MOCH NUR ICHWAN, - (1999) CONTINUING DISCOURSE ON KEBLAT: DIASPORIC EXPERIENCES OF THE SURINAMESE JAVANESE MUSLIMS IN THE NETHERLANDS 1. In: Continuing Discourse on 'Keblat': Diasporic Experiences of the Surinamese Javanese Muslims in the Netherlands. Tijdschrift van de Nederlandse Vereniging voor de studie van het Midden-Oosten en de Islam, pp. 101-119.


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Study of the Javanese diaspora is not yet as well-known as that of, for instance, the Black and Indian diaspora. Most the scholars of Java concentrate their study on the Javanese 'inside Java' and only few of them deal with the Javanese in diaspora. The Javanese, most of whom were Muslims, for one or other reason migrated to South and East Sumatra and other parts of Indonesia, Peninsular Malaya, Sabah, Sarawak, Thailand, Burma, South Vietnam, South Africa, Sri Lanka, Curacao, New Caledonia, Saudi Arabia, Egypt, Surinam, and The Netherlands.3 This very large area of study still has attracted little attention from the scholars of Java, in fact less than they deserve. To contribute to this study, this present article is devoted to studying the Javanese who migrated to the Netherlands by the way of Surinam.4 In this respect, I shall focus on the discourse on keblat. Discourse on keblat (Arabic: qibla)5 as a societal dispute and living discussion, which symbolizes power relation and domination, is the most peculiar diasporic experiences of the Surinamese Javanese Muslims. Diasporic experience is that encountered during migration and settlement in the new country or countries, and is resulted from a long process of negotiation between the tradition brought from the mother land and the new situations and challenges in diaspora. Some traditions probably to be lost, some others to be modified, and new tradition to be created. Diasporic experience is contingent and contextual, and not something given and final.6 The dispute and living discussion on keblat has taken place through generations since the Javanese came to Surinam in 1890 or, more precisely, since they started to realize of the position of Ka‘ba in the beginning of the 1930s. This very discourse is expressed in some individual elements of complex discourse, such as myth, story, ritual, conversation and imaginery.7 The discourse on keblat among the Surinamese Javanese Muslims goes beyond the question of the direction of prayer,8 it expresses a religious-cultural identity and complex relationship between 'official' Islam and Javanese tradition. Some Surinamese Javanese Muslims maintain the west-keblat in their prayers, as did their ancestors in Java, while some have changed the keblat towards the southeast or usually simplified as east, as the Ka‘ba is in a north-easterly direction from Surinam and south-easterly direction from the Netherlands. The former is called Wong Madhep Ngulon (west-keblat people, hereafter WKP) and the latter Wong Madhep Ngetan (east-keblat people, henceforth EKP),9 and both have their own position in interpreting Islam and Javanese tradition, which has been crystalized in their religious-cultural identity.10 This article will begin with some historical insights by describing the discourse of keblat among the Javanese in Surinam, from which the discourse has begun to become a part of the lives of Surinamese Javanese. Hence, I shall study this very discourse among this community in the Netherlands and uncover the relationship between Islam and Javanese identity in the framework of their diasporic experience. Some questions are to be answered: Why does keblat become problematic for the Surinamese Javanese Muslims? How does the discourse of keblat express power struggle and domination?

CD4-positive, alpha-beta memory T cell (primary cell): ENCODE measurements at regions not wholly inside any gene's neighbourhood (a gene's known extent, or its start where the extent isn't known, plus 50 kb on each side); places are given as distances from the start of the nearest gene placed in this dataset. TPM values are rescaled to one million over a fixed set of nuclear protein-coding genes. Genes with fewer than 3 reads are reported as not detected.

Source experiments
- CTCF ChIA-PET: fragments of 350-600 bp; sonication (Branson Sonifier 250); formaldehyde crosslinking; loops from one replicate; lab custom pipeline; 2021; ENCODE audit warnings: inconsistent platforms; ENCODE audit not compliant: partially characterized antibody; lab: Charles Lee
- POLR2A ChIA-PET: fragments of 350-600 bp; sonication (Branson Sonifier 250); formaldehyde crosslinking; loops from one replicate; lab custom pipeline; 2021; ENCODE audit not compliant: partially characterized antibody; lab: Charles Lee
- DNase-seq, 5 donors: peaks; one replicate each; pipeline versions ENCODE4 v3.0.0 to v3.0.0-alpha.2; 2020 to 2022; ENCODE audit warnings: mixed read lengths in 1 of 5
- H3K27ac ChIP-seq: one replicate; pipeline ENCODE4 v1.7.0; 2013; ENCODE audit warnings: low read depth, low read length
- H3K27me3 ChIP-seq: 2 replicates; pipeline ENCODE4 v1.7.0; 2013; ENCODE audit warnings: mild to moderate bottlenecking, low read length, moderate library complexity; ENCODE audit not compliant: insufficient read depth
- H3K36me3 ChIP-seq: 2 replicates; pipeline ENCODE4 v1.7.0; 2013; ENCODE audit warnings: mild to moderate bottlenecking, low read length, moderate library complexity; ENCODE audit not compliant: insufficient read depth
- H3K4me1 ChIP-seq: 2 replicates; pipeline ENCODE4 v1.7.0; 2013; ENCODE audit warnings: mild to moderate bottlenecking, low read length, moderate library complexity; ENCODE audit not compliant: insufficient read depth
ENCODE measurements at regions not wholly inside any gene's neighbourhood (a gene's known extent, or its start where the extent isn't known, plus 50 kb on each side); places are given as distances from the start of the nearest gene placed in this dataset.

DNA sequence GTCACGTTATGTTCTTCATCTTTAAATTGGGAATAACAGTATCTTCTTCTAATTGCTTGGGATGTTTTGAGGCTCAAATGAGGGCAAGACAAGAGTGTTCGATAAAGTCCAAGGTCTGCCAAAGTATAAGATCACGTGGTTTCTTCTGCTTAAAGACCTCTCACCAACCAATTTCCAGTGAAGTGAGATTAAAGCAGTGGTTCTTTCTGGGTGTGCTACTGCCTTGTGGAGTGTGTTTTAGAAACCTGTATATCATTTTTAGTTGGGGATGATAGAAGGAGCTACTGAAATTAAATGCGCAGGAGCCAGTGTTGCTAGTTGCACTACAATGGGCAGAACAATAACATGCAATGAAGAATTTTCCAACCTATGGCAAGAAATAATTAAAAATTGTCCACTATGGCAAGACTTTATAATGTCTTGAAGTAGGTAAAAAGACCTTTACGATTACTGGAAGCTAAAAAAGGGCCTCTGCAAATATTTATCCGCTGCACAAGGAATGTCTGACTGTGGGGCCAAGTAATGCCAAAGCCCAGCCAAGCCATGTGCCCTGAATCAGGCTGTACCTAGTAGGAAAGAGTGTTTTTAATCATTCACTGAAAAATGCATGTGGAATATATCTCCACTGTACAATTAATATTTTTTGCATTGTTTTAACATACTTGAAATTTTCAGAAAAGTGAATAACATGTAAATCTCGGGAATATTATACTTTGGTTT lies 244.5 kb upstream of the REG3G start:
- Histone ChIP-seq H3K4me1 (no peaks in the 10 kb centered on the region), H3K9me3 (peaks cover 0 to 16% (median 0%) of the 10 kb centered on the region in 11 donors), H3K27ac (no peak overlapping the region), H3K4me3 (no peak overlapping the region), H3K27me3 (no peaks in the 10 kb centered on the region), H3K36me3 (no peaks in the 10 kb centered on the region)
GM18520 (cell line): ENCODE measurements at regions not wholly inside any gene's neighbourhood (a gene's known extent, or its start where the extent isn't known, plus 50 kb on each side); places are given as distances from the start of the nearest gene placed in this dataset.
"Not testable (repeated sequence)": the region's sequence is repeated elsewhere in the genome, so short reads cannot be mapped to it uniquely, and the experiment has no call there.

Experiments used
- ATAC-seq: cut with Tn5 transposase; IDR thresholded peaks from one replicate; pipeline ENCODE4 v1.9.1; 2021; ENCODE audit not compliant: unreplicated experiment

Item Type: Book Section
Subjects: Artikel Dosen
Divisions: Artikel (Terbitan Luar UIN)
Depositing User / Editor: Miftahul Ulum [IT Staff]
Date Deposited: 10 Jul 2015 08:22
Last Modified: 10 Jul 2015 08:22

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